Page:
In 1956 Maserati, having managed to engage Stirling Moss, entered the Sports Car Championship as well as Formula One. Fangio moved to Ferrari, which had received a technical boost when Lancia withdrew from racing after the death of Alberto Ascari at Monza in 1955 and designer Vittorio Jano, together with Eugenio Castellotti, moved to Maranello. The Le Mans tragedy that year forced the Brescia organizers to renew their focus on safety and drivers now had to undergo a selection process.
After last years race saw more than 500 entrants the number of starters was reduced to 365 and the only works team other than Ferrari was Maserati, which entered three cars driven by Stirling Moss, Piero Taruffi and Cesare Perdisa. There was a significant contingent of Mercedes Benz cars – no less than fourteen semi-works 300 SL’s were entered with the clear aim of winning the Grand Touring category over the Ferrari 250GT Berlinettas.
The women of Italy called him Il Bello (The Beautiful One), the heir to a substantial family fortune and they crowded around him as he sat nonchalantly smoking on the tail of his 12-cylinder, 3.5 liter Ferrari at the starting line in Brescia. On this first half of the race Castellotti and Fangio, in the faster cars, would push hard; Musso and Collins, the second half of the Ferrari team, would save their strength, aiming to reach Rome still fresh and able to go all out over the rough and winding mountain passes of Radicofani, Futa and Raticosa. Piero Taruffi took the lead between Ravenna and Forlì but wet brakes from heavy rain forced him to stop at Savignano on the Rubicon. Wolfgang von Trips took the lead ahead of Castellotti and the Mercedes of Reiss. But he left the road in Pescara as did Moss in Antrodoco. By Rome, the only threat to Ferrari was Reiss’s Mercedes but he too was forced to slow down, eventually finishing tenth overall. Castellotti, a protege of Ascari, went on to win without coming close to beating Moss’s record of the previous year over the same route.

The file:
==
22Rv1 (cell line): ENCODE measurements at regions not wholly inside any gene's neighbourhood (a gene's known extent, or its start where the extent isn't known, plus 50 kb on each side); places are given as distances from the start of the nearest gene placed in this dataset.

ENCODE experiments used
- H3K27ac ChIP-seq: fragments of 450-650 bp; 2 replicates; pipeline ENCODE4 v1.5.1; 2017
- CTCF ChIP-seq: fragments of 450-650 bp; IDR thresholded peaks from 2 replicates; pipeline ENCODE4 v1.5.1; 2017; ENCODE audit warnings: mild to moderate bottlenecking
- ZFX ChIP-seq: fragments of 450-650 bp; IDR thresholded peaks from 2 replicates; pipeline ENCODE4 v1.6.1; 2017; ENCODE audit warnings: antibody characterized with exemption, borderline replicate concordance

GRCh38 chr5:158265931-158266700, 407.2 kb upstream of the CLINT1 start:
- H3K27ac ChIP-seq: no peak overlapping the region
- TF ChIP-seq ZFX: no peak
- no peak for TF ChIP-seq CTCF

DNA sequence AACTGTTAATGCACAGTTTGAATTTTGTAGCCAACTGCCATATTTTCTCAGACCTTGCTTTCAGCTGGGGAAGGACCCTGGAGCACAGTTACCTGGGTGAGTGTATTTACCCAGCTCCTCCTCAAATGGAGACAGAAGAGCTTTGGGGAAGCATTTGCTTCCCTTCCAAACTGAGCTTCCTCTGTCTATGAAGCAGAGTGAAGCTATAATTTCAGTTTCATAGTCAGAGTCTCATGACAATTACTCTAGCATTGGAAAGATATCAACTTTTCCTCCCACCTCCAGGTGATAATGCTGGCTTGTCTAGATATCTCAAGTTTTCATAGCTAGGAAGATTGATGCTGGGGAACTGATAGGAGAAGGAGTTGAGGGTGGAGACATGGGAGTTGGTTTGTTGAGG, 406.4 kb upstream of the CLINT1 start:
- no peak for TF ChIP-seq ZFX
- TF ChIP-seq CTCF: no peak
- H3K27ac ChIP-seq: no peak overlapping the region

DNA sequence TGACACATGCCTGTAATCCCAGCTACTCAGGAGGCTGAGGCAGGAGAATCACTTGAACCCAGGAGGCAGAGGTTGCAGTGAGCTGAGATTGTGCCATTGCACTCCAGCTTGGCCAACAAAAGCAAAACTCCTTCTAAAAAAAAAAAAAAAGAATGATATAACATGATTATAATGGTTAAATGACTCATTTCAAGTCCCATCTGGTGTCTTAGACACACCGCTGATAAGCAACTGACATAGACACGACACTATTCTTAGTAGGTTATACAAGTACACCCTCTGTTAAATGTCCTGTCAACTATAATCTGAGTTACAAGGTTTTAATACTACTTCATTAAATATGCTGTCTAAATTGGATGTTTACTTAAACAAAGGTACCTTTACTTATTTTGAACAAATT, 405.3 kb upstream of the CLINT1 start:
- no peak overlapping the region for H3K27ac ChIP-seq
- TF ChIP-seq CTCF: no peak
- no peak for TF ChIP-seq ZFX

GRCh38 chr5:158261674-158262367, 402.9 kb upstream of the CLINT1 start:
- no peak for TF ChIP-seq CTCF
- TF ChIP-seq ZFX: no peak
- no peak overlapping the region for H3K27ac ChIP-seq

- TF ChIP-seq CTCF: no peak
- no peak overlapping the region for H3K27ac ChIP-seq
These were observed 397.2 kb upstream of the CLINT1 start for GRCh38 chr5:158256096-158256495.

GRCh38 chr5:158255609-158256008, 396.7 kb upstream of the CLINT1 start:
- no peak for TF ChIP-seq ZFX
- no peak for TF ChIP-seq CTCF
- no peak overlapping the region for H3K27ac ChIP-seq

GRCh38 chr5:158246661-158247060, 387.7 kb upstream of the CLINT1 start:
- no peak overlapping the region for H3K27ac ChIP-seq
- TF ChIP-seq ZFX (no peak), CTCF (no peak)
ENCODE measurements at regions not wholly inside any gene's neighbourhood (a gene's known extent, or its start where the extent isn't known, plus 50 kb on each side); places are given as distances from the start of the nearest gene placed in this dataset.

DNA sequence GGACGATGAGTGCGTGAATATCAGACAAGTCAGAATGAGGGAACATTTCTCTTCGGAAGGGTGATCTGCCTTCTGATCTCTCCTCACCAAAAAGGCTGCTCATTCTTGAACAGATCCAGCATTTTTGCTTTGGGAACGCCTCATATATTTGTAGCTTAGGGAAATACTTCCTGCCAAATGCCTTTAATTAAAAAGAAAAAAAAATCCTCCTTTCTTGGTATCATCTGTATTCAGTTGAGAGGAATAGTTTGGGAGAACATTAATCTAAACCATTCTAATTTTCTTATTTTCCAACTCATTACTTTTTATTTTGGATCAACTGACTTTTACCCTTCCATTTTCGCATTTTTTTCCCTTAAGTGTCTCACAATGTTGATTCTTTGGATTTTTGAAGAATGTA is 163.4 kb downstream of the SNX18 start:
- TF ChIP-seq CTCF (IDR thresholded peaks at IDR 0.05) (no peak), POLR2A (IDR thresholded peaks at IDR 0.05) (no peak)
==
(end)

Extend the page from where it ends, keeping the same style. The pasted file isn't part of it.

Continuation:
In spite of the attempt to make the race safer there were still a number of accidents including one that resulted in the death of Englishman John Heath, a partner in Hersham and Walton Motors (H.W.M.). Another fatality happened in the small town of Montemarciano (AN), when the Mercedes-Benz 300SL driven by German team Helmut Busch-Wolfgang Piwco crashed against a wall. Piwco, who at the moment was at the wheel of the car, was killed instantly, while Busch suffering minor injuries and also one spectator being injured.